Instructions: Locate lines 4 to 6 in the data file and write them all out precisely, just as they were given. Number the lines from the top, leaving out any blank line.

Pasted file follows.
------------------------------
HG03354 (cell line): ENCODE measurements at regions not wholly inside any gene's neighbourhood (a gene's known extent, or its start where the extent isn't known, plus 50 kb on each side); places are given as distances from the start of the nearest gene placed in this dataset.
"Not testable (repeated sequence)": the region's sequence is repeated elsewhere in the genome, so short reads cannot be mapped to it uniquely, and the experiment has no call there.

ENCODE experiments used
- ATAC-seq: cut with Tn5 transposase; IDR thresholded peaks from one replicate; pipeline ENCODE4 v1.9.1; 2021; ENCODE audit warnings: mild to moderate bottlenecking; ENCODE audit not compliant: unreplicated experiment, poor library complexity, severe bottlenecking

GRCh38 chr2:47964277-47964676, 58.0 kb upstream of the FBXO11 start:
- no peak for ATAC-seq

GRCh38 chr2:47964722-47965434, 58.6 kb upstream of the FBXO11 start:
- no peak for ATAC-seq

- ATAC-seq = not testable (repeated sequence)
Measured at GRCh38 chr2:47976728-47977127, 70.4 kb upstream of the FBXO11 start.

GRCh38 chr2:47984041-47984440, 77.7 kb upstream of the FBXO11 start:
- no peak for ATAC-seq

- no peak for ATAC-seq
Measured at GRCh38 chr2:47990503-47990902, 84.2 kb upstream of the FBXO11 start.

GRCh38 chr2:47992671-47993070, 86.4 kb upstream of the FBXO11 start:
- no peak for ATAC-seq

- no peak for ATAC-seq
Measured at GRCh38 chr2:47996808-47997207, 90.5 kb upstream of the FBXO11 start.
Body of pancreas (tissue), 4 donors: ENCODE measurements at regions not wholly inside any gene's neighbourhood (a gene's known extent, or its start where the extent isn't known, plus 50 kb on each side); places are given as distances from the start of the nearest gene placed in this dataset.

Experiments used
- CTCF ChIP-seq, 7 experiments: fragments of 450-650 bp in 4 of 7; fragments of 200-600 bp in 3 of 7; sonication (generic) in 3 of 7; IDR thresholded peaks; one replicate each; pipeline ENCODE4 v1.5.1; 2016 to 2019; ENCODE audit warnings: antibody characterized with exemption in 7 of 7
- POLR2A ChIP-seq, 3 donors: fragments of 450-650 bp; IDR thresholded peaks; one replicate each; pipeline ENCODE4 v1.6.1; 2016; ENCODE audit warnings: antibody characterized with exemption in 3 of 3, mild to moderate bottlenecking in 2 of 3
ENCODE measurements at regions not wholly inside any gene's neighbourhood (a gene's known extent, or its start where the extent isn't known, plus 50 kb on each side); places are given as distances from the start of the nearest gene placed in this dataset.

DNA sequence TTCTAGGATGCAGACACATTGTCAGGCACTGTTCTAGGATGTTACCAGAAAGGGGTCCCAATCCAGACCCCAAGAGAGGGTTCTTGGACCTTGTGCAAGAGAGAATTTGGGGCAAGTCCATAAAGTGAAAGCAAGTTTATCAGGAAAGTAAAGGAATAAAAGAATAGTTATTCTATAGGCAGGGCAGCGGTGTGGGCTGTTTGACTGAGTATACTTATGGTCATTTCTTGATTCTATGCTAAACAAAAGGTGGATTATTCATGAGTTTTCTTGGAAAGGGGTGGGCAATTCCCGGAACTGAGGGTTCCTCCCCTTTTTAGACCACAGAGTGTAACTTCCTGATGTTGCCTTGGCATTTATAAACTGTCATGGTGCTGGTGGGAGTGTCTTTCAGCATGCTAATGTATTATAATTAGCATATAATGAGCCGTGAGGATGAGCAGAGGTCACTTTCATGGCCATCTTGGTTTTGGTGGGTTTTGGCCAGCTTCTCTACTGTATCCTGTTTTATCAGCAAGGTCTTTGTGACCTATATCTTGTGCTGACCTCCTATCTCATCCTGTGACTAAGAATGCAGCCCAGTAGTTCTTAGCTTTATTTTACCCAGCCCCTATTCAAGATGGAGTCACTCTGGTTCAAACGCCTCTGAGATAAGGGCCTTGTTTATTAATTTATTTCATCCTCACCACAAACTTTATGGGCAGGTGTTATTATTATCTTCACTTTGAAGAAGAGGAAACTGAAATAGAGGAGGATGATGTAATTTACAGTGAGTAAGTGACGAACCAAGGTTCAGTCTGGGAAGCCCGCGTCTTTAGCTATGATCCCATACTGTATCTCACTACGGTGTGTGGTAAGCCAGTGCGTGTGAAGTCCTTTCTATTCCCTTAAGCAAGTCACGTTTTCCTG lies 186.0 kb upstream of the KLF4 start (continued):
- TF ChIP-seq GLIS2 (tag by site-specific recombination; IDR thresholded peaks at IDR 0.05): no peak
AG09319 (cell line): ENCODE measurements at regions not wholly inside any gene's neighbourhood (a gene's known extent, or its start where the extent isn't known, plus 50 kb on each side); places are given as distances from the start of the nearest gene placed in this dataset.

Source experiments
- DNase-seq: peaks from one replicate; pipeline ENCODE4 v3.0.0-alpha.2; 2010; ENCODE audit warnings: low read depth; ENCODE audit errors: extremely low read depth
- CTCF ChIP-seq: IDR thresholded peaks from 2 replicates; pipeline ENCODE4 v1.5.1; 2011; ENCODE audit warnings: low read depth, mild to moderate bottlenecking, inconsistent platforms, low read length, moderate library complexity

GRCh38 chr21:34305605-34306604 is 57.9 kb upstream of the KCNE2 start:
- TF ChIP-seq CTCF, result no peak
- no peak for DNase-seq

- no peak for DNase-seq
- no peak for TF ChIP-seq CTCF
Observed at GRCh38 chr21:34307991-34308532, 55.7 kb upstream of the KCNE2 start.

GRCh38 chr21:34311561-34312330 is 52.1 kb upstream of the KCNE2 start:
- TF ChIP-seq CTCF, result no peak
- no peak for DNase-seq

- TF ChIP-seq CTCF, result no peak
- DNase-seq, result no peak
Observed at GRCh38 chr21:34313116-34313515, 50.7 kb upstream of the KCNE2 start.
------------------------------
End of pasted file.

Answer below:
- ATAC-seq: cut with Tn5 transposase; IDR thresholded peaks from one replicate; pipeline ENCODE4 v1.9.1; 2021; ENCODE audit warnings: mild to moderate bottlenecking; ENCODE audit not compliant: unreplicated experiment, poor library complexity, severe bottlenecking

GRCh38 chr2:47964277-47964676, 58.0 kb upstream of the FBXO11 start:
- no peak for ATAC-seq